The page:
Vendors often publish sizes and dimensions for different volumetric flow
rates. The dimensions are used in preparing general arrangement drawings.
Typically, to ensure availability, as well
as process flexibility, two 100 percent
capacity mixer systems, or three 50 percent capacity mixers are recommended.
For discharge piping, two 100 percent
discharge pipes are also required. Other configurations are possible, depending on Client requirements or special
load constraints. For example, when
the load changes in a wide range and
the slurry rheology does not allow for
wide control range, two different sizes
of discharge piping and/or smaller mixers can be installed to ensure proper
operational flexibility. Designs must
include provisions for purging pipe and
ensuring that the gypsum/flyash mixture will not solidify in the pipe for any
operating conditions, including black
plant / power failures.
OBTAINING A QUOTE,
PRELIMINARY P&ID, AND
Equipment suppliers normally have
their own quotation data sheets that
will list the type of process data needed
to size and cost their equipment. It is
important to state the major objective
of the system, for example: landfilling
all gypsum, flyash, and wastewater;
landfilling some gypsum and some
flyash (selling some flyash). Also,
important is understanding how the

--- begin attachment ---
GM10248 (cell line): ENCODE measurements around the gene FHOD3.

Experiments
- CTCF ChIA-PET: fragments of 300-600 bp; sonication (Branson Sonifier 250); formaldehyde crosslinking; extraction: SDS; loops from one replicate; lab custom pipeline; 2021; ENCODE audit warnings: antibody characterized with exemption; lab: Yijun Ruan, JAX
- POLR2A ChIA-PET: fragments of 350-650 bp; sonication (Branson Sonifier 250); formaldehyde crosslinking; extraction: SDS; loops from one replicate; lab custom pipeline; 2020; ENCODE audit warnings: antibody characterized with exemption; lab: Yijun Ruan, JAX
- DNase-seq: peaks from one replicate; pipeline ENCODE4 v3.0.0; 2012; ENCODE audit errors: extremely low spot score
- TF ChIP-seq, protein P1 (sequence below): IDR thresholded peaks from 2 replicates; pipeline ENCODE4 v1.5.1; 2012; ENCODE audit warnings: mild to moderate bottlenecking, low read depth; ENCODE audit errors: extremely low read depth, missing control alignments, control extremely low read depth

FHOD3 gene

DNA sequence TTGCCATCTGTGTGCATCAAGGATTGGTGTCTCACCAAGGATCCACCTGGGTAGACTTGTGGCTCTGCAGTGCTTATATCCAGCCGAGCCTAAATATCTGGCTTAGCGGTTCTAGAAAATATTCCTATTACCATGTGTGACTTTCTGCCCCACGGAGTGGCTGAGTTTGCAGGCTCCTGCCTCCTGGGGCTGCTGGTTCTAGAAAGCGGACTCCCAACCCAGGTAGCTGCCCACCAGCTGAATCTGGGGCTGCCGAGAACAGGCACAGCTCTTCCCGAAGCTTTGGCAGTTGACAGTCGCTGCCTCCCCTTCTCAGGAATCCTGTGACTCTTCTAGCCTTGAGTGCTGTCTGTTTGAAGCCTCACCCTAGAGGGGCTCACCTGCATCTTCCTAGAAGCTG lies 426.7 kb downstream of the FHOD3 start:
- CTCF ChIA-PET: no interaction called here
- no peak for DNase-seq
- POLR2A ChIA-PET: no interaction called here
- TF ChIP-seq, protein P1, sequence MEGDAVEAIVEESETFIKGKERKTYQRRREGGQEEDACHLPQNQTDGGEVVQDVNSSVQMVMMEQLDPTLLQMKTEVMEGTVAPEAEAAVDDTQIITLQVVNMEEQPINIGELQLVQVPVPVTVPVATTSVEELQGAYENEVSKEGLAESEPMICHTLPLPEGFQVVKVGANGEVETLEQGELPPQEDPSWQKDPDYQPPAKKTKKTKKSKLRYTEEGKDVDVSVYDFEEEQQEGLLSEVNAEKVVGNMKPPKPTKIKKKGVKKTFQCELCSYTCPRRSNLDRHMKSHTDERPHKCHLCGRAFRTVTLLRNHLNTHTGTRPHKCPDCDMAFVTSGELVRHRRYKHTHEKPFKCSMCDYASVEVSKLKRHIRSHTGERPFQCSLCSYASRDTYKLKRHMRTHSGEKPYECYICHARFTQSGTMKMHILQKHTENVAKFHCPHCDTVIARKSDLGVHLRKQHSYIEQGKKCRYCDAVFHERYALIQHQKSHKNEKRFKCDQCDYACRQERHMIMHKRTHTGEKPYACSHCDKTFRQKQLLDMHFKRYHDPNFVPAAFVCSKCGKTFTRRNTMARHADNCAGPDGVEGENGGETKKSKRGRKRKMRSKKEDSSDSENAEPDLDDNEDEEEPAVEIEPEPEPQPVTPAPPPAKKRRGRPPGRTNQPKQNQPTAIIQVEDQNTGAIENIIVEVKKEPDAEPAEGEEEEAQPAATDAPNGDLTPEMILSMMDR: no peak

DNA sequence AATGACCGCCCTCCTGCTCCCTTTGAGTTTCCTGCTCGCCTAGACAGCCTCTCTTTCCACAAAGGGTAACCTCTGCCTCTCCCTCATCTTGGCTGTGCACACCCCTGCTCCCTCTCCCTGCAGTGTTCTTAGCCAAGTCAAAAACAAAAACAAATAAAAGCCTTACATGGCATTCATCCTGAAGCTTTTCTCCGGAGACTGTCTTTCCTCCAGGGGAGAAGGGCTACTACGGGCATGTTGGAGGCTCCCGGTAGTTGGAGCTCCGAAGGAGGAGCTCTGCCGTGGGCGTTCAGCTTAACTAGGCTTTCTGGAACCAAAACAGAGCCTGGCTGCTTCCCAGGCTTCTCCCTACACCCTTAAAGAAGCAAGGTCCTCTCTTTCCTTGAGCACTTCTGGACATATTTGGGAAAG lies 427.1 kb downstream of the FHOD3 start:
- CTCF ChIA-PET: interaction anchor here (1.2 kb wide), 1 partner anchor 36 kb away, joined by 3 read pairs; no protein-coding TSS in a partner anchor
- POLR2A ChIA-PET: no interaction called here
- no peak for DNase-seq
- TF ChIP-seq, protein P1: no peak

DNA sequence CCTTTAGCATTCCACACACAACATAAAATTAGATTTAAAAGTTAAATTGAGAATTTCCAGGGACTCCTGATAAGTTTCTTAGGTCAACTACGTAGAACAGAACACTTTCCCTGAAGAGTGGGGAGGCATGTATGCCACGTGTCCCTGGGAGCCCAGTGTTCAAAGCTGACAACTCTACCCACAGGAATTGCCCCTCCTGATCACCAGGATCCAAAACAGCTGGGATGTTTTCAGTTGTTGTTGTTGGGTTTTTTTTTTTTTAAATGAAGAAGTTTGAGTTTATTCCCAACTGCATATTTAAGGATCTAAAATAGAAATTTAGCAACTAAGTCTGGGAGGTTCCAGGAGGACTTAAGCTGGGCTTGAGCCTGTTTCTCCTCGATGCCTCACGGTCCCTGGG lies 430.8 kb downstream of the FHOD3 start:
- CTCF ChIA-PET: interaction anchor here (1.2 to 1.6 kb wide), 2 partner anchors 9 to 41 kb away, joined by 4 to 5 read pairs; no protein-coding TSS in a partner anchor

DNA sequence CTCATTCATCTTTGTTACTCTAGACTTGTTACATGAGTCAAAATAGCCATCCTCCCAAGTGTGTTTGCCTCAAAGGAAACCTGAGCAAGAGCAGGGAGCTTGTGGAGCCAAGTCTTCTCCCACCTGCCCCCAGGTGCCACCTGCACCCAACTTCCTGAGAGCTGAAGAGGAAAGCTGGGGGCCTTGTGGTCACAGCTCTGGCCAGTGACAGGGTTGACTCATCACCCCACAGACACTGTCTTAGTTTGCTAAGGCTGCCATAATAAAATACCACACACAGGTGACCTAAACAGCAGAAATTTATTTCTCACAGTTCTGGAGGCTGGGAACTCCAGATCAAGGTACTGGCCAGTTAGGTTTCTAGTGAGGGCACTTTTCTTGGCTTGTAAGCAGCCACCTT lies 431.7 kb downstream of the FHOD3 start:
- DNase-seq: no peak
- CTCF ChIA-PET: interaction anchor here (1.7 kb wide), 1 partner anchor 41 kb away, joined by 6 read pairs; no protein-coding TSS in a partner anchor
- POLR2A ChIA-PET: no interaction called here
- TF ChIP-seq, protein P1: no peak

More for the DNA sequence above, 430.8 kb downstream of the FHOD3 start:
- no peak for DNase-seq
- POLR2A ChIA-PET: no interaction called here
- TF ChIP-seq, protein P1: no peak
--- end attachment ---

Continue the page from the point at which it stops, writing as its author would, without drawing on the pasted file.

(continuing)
power plant unit (or units) is operated.
Flyash, gypsum slurry, and waste are
mixed simultaneously in the mixer.
It should be noted that there are cer-
tain limitations as to the relative quan-
tities of the individual CCRs within the
mixer, such as:
• Some flyash is always required,
because this is the reactive compo-
nent that enables stabilization.
• A minimum amount of fine particles are required (fly ash, gypsum,
Installation of two of four fly
ash/gypsum slurry mixers.
Photo courtesy: NAES
less than 160 microns) to provide
the proper viscosity and suspension of larger particles.
• The relative ratios of flyash, bottom ash, and gypsum are not chosen arbitrarily.
PRELIMINARY OPEX AND
The capital expenditure (CAPEX) of
core technology for a 90 gpm (450 MW
power plant burning PRB coal) mixer
system (excluding piping to landfill)
is approximately $1.5 million (U.S.
2015), and includes 2 x 100 percent
mixers (one operating, one standby),
pumps, instruments & control sys-
tem, valves, VFD drives. Installed cost
is about 1. 3 to 1. 5 times the capital
cost, or about $2.1 million (this is for
maximum use of modularization. For
larger mixers, which must be installed
in buildings, and / or bottom ash must
be dewatered, the capital cost multipli-
er would be about 2 to obtain installed
cost. An average would be 1. 8). For
different capacities use a 0.5 exponent
on ratios of volumetric rate; e.g., total
installed cost (turn-key) at 352 gpm is
$1.5M× 1. 8×(352/90)^0.5 = $5.4M. Size
discharge piping for standard carbon
steel pipe for a maximum flow rate of
10 ft/sec; assume 81 lb/ft3 slurry den-
sity. A typical slurry pump train max
discharge pressure is 435 psig. For a
pressure drop in the pipe, use schedule
80 pipe with a relative roughness fac-
tor for old pipe. A 100 percent spare
discharge pipe is recommended. For
cold climates, smaller insulated pipe is
recommended. Typical piping costs of
$600-$800/ton are used. Schedule 80
uninsulated pipe that is nominal 3” in